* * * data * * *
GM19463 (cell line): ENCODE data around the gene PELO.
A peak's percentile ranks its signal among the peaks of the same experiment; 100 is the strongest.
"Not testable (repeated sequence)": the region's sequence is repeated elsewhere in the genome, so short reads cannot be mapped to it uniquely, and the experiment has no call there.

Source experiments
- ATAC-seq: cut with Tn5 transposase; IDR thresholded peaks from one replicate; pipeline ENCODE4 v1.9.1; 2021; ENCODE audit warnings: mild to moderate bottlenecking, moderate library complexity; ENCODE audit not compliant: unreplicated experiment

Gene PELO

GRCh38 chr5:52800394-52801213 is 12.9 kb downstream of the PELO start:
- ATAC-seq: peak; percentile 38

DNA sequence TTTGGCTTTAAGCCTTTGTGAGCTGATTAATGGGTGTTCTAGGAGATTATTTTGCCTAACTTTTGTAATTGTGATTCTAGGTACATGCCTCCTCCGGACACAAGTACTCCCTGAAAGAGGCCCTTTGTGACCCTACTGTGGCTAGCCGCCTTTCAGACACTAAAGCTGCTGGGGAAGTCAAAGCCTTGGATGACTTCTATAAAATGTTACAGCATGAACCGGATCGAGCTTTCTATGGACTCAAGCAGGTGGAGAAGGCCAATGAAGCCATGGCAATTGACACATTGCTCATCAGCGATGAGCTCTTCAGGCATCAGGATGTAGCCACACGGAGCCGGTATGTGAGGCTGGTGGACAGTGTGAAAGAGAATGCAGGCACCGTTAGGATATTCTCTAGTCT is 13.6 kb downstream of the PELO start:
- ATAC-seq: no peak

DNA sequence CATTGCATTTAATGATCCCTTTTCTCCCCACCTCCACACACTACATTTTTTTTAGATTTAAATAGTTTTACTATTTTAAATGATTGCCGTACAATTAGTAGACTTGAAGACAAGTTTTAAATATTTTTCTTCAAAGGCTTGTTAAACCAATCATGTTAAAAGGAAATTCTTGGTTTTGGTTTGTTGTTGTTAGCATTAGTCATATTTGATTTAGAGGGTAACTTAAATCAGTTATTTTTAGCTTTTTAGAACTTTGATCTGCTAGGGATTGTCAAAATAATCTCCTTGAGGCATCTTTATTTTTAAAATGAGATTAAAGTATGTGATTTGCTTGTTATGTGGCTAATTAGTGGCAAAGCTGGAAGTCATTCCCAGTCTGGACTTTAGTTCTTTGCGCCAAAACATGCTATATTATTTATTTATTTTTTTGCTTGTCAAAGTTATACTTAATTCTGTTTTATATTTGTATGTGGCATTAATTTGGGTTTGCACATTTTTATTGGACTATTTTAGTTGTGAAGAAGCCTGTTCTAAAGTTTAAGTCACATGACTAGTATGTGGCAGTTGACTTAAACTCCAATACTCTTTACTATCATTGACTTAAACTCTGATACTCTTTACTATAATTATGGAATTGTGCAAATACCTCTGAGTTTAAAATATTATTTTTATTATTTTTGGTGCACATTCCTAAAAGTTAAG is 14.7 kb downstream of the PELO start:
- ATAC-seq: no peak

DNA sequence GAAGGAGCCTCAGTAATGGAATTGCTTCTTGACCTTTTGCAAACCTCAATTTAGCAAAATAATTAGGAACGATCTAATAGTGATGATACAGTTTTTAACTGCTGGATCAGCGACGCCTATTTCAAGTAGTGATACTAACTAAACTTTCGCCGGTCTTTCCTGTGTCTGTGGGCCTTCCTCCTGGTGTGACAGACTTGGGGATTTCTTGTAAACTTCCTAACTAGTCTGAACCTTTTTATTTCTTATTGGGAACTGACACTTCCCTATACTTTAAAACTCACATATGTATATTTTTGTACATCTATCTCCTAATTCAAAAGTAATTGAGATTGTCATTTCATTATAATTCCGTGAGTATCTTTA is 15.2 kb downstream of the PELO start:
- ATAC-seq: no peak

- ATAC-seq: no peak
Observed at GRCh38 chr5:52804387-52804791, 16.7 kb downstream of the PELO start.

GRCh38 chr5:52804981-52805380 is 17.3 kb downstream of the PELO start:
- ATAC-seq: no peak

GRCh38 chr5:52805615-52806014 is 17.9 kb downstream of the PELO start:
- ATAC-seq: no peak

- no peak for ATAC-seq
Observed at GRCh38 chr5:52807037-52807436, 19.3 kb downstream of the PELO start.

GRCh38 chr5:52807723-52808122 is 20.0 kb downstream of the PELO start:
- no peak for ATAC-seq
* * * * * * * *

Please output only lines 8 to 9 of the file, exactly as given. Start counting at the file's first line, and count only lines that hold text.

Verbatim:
- ATAC-seq: peak; percentile 38

DNA sequence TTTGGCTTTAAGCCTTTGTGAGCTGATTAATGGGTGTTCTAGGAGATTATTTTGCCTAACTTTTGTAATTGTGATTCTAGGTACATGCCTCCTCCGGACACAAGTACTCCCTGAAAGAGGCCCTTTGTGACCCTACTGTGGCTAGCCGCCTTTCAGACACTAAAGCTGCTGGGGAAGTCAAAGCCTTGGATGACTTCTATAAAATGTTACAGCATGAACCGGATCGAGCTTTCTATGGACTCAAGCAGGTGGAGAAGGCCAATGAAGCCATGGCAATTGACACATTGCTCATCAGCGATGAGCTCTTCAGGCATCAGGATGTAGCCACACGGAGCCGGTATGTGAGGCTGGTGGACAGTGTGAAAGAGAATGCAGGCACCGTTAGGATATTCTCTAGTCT is 13.6 kb downstream of the PELO start: